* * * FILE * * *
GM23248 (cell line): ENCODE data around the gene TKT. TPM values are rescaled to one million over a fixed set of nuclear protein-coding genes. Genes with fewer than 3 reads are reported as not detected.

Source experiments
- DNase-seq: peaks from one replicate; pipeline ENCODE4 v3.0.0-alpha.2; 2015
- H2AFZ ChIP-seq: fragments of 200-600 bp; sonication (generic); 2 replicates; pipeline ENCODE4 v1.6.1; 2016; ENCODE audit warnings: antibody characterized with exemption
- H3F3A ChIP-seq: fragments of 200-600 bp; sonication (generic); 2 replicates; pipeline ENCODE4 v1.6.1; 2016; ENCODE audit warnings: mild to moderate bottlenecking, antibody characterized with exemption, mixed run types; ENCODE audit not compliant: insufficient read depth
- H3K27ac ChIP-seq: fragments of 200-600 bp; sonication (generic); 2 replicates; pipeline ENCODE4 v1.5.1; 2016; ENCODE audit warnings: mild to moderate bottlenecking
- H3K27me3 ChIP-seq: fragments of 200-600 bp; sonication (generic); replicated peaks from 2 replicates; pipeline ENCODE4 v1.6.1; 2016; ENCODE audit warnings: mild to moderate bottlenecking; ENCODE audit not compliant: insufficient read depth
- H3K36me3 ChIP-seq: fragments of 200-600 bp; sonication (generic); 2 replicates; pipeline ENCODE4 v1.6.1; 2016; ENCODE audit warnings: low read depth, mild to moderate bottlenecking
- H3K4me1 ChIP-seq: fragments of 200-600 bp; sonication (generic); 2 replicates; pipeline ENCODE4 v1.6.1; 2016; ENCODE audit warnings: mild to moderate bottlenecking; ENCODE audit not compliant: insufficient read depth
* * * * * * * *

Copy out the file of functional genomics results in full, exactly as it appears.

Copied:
GM23248 (cell line): ENCODE data around the gene TKT. TPM values are rescaled to one million over a fixed set of nuclear protein-coding genes. Genes with fewer than 3 reads are reported as not detected.

Source experiments
- DNase-seq: peaks from one replicate; pipeline ENCODE4 v3.0.0-alpha.2; 2015
- H2AFZ ChIP-seq: fragments of 200-600 bp; sonication (generic); 2 replicates; pipeline ENCODE4 v1.6.1; 2016; ENCODE audit warnings: antibody characterized with exemption
- H3F3A ChIP-seq: fragments of 200-600 bp; sonication (generic); 2 replicates; pipeline ENCODE4 v1.6.1; 2016; ENCODE audit warnings: mild to moderate bottlenecking, antibody characterized with exemption, mixed run types; ENCODE audit not compliant: insufficient read depth
- H3K27ac ChIP-seq: fragments of 200-600 bp; sonication (generic); 2 replicates; pipeline ENCODE4 v1.5.1; 2016; ENCODE audit warnings: mild to moderate bottlenecking
- H3K27me3 ChIP-seq: fragments of 200-600 bp; sonication (generic); replicated peaks from 2 replicates; pipeline ENCODE4 v1.6.1; 2016; ENCODE audit warnings: mild to moderate bottlenecking; ENCODE audit not compliant: insufficient read depth
- H3K36me3 ChIP-seq: fragments of 200-600 bp; sonication (generic); 2 replicates; pipeline ENCODE4 v1.6.1; 2016; ENCODE audit warnings: low read depth, mild to moderate bottlenecking
- H3K4me1 ChIP-seq: fragments of 200-600 bp; sonication (generic); 2 replicates; pipeline ENCODE4 v1.6.1; 2016; ENCODE audit warnings: mild to moderate bottlenecking; ENCODE audit not compliant: insufficient read depth